Policy Briefing Notes
To support civil society organizations in their advocacy work, including women's and feminist organizations, the Policy 4 Women team has put together a series of policy briefing notes on the topics that are most relevant to women in Canada today. Each briefing note examines how women are affected by the issue, what has been done in the past to address the issue, and what can be done moving forward to improve equity and outcomes for women.
Early Childhood Education and Care (2017)
Tara McWhinney & Kerry McCuaig
The first in a series of policy briefing notes, Early Childhood Education and Care (ECEC) examines why access to quality ECEC services is so important to women, what governments have done in the past to support ECEC services, and provides recommendations on critical next steps to both expand and improve these services in order to further women’s equity in Canada. A must-read for policymakers, women’s organizations, parents, and ECEC workers!
Interested in ECEC issues in Canada? Be sure to also check out “The Early Childhood Education and Care Workforce” briefing note!
Kerry McCuaig & Tara McWhinney
A follow-up to Policy 4 Women’s Early Childhood Education and Care (ECEC), the ECEC Workforce policy briefing note delves into an industry where women outnumber men 24:1 and face a reality of low wages, poor working conditions, and little job security. All while caring for and educating Canada’s most precious citizens—our children.
Once again, Policy 4 Women researchers present practical steps our governments can take to strengthen the ECEC workforce and improve conditions. A recommended read for policymakers, women’s organizations, ECEC workers, and parents!
Lisa Boucher & Tara McWhinney
Feminist and women’s organizations fill many important roles in Canadian society, providing advocacy, services, and opportunities that support equity for diverse women. But they are increasingly forced to operate under conditions that hollow out their ability to achieve their objectives and, in the worst cases, close their doors permanently. Policy 4 Women’s “Funding for Women’s Organizations” policy briefing note takes a closer look at the current landscape, how we got here, and what is required to revive the critical work performed by women’s organizations from coast, to coast, to coast.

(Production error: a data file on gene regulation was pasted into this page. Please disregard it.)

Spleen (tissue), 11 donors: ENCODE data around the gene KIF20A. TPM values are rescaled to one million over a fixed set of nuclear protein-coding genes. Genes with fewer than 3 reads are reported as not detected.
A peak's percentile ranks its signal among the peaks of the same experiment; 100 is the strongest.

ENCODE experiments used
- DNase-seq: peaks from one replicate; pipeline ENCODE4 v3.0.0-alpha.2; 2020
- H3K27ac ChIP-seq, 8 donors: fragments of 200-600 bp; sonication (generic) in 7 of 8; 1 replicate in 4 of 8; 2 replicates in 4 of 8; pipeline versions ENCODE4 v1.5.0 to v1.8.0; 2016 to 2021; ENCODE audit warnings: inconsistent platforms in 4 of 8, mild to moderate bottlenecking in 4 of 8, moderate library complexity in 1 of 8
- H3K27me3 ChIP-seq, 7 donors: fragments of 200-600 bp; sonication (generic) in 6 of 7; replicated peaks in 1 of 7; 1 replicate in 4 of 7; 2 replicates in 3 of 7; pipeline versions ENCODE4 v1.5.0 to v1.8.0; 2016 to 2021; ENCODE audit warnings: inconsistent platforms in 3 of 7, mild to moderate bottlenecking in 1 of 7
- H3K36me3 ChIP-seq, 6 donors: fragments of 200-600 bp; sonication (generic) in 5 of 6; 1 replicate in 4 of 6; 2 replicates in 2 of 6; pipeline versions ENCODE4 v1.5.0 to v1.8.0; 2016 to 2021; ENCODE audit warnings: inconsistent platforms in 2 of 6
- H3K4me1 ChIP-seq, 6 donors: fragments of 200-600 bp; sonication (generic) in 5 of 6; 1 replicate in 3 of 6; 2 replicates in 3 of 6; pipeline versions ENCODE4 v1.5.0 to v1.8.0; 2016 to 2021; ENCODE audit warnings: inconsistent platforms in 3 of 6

Dr. Jane Arscott
The year 2020 will mark the 50th anniversary of the Royal Commission on the Status of Women’s groundbreaking report on the conditions of women’s lives in Canada and recommendations on a path towards gender equality and gender justice. This policy briefing note outlines the work undertaken by the RCSW, takes stock of what we have accomplished since then, and calls for a renewed effort of analysis and action given the many challenges women continue to face, not just in Canada but in countries that Canada partners with on trade, security, and environmental protection.
Women in Canada still perform the bulk of unpaid labour in the home. This reality often negatively affects the economic security of women and their households, yet governments in Canada have done little to address the situation. Policymakers could implement a number of policies and programs that would improve the opportunities available to women, the economic security of Canadian households, and our economy overall.
Issue Background Papers